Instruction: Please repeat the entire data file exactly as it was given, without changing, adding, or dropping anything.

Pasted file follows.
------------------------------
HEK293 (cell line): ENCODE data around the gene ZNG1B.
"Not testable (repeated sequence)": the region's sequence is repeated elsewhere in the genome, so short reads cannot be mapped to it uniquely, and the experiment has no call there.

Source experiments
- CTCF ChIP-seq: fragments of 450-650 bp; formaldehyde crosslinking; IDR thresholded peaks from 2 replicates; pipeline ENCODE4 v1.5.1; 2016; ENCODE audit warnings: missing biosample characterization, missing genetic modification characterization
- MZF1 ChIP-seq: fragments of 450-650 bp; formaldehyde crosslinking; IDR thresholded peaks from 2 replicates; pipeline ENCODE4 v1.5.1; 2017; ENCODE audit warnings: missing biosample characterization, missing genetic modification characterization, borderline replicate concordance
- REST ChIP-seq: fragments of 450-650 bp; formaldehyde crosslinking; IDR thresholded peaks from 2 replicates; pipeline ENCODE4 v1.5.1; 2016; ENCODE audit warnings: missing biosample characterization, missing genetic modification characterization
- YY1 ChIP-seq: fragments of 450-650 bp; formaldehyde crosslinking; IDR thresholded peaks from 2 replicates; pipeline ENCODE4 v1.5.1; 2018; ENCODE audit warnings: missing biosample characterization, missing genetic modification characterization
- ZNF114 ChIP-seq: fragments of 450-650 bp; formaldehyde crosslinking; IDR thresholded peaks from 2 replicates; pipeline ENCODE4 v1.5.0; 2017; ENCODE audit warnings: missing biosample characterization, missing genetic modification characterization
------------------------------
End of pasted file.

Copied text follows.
HEK293 (cell line): ENCODE data around the gene ZNG1B.
"Not testable (repeated sequence)": the region's sequence is repeated elsewhere in the genome, so short reads cannot be mapped to it uniquely, and the experiment has no call there.

Source experiments
- CTCF ChIP-seq: fragments of 450-650 bp; formaldehyde crosslinking; IDR thresholded peaks from 2 replicates; pipeline ENCODE4 v1.5.1; 2016; ENCODE audit warnings: missing biosample characterization, missing genetic modification characterization
- MZF1 ChIP-seq: fragments of 450-650 bp; formaldehyde crosslinking; IDR thresholded peaks from 2 replicates; pipeline ENCODE4 v1.5.1; 2017; ENCODE audit warnings: missing biosample characterization, missing genetic modification characterization, borderline replicate concordance
- REST ChIP-seq: fragments of 450-650 bp; formaldehyde crosslinking; IDR thresholded peaks from 2 replicates; pipeline ENCODE4 v1.5.1; 2016; ENCODE audit warnings: missing biosample characterization, missing genetic modification characterization
- YY1 ChIP-seq: fragments of 450-650 bp; formaldehyde crosslinking; IDR thresholded peaks from 2 replicates; pipeline ENCODE4 v1.5.1; 2018; ENCODE audit warnings: missing biosample characterization, missing genetic modification characterization
- ZNF114 ChIP-seq: fragments of 450-650 bp; formaldehyde crosslinking; IDR thresholded peaks from 2 replicates; pipeline ENCODE4 v1.5.0; 2017; ENCODE audit warnings: missing biosample characterization, missing genetic modification characterization